Prerequisites and Responsibility for Appropriate Prescribing – the Prescribers’ View
The overall aim of this thesis was to explore aspects of the subjective views and experiences of doctors in their role as prescribers. Prescribing is a well-studied subject, but qualitative studies are less common. Nonetheless, they provide important insights into the prescriber’s perspective.In the first studies secondary care doctors’ perceptions of influences in prescribing and views of appropriate prescribing were investigated in interviews. Among the influences in prescribing were guidelines, colleagues and therapeutic traditions. The doctors perceived that appropriate prescribing needed continuous revision. From the perspective of the prescribers the definition of appropriate prescribing could be rephrased as: “the outcome of the recurring processes of decision making that maximises net individual health gains within society’s available resources”.In the subsequent studies in this thesis the experiences of exchanging information regarding a patient’s drugs in an electronic patient medical record (e-PMR) shared between primary and secondary care and views of responsibility was explored, using focus groups with both primary and secondary care doctors. Considering the gap between primary and secondary care, doctors’ views of responsibility in prescribing and exchange of information are of concern. According to the doctors the shared e-PMR could be an important tool, but not the solution, for appropriate prescribing including ongoing revisions. The e-PMR had an abundance of data and information, but not always the more summarised knowledge needed to be actively documented for the next caregiver. Taking responsibility for the patient’s drugs was defined as going through the list of medications and updating it. However, although taking the time to review all the patient’s medications was regarded as important, it was described as difficult in daily practice. Ongoing revision and evaluation of drug therapy is described as unaccomplished and appropriate prescribing is thus not achieved, according to the doctors’ own descriptions of the concept.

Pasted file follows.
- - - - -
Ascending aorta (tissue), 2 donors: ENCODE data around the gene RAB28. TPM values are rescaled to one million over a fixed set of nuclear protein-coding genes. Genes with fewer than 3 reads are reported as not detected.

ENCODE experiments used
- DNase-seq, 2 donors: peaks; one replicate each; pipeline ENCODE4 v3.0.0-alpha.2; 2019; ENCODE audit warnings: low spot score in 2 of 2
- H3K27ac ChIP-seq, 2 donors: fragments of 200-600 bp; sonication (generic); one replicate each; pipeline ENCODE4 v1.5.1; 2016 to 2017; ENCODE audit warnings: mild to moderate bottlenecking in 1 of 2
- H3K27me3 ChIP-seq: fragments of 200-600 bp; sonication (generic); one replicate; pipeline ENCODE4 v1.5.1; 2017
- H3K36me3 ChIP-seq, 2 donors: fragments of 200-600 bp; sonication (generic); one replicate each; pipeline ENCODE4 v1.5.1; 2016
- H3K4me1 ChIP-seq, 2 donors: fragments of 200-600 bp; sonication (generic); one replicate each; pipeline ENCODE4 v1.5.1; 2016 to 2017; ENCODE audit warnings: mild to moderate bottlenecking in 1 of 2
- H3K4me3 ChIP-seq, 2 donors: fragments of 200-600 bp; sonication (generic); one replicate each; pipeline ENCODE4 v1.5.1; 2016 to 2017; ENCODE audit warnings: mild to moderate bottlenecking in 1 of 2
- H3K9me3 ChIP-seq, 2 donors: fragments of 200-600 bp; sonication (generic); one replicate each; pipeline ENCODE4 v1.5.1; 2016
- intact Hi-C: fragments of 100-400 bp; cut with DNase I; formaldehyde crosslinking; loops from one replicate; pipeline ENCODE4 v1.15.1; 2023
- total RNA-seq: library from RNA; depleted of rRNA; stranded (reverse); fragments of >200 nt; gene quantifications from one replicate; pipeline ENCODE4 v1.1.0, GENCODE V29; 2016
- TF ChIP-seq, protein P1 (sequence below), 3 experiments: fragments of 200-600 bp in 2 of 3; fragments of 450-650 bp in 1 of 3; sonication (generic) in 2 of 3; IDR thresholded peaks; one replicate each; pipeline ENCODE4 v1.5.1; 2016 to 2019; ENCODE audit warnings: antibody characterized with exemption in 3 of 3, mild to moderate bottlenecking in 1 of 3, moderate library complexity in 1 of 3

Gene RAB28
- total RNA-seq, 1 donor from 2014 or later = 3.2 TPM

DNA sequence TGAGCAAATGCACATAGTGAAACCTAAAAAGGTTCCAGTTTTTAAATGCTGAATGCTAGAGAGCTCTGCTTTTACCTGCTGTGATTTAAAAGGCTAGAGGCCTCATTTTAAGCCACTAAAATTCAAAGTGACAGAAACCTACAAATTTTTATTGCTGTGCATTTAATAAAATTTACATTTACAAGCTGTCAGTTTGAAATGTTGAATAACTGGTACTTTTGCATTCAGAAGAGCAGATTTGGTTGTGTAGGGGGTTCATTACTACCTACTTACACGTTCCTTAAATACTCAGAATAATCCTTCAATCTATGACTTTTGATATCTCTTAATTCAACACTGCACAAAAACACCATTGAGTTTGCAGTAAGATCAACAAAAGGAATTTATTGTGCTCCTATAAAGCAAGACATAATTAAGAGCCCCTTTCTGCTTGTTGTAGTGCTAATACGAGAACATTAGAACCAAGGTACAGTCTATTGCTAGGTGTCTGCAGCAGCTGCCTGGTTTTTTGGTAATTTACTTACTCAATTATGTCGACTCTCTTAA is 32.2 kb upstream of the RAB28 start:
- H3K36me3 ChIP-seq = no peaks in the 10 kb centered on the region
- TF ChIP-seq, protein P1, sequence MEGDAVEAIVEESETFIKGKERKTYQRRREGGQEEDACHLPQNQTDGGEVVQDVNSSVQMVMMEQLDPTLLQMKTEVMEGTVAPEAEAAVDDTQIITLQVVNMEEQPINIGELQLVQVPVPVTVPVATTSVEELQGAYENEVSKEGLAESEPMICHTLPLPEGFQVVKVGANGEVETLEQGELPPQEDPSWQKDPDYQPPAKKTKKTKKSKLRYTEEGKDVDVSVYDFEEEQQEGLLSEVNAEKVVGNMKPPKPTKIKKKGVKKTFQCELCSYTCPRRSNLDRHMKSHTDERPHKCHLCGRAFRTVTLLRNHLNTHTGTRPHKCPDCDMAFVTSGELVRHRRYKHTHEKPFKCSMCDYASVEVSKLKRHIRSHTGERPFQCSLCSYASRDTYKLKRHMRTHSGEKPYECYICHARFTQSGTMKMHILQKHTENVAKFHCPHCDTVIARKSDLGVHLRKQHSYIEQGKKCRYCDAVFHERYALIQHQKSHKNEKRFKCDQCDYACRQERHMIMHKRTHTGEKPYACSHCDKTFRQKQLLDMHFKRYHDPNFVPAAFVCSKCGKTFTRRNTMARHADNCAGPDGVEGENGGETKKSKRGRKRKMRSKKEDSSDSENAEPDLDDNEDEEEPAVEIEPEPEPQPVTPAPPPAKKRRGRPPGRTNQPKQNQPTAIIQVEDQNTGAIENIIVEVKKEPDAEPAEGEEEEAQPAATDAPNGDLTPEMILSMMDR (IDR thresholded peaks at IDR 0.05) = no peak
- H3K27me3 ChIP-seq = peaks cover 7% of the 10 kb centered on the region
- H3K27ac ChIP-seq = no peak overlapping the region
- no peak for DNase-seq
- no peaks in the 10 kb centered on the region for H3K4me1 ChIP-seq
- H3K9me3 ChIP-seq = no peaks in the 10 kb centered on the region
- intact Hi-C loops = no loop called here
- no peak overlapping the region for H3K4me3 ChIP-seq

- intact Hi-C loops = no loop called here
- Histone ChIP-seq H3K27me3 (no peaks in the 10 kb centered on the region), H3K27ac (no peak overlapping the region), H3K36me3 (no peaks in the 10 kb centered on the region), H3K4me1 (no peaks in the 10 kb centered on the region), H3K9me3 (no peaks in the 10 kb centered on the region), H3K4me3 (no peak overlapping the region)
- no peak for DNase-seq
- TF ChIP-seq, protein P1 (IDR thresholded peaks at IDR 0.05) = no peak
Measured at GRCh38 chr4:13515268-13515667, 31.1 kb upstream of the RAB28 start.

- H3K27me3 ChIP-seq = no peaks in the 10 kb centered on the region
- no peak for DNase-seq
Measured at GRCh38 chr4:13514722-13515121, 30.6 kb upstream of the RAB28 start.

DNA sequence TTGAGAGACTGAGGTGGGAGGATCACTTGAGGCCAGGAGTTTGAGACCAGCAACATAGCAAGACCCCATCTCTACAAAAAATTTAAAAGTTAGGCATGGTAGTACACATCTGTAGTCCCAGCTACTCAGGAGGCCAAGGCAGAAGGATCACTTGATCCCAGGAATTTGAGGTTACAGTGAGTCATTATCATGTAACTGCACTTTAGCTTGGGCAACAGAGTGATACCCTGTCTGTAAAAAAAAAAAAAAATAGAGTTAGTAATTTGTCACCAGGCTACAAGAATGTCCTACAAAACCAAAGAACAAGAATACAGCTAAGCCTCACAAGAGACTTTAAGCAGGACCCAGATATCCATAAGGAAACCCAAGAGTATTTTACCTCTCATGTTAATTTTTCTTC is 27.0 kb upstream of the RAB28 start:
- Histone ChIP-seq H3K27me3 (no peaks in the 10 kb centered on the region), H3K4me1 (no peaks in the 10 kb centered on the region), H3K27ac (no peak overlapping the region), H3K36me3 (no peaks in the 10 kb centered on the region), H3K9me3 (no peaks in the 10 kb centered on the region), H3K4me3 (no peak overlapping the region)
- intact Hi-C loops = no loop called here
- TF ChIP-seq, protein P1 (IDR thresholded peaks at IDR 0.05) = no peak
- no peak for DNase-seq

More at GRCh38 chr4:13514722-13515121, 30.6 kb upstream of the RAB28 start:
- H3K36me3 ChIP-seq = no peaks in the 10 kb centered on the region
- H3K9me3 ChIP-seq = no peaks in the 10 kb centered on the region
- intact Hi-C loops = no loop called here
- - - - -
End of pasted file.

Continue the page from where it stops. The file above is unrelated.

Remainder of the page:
Source Type:Doctoral Dissertation
Keywords:PHARMACY; Community pharmacy services; computer-assisted drug therapy; prescription drugs; physician's practice patterns; drug prescriptions; computerised medical records systems; continuity of patient care; hospital medication systems; drug utilisation review; responsibility; Samhällsfarmaci; Social Pharmacy
Date of Publication:01/01/2010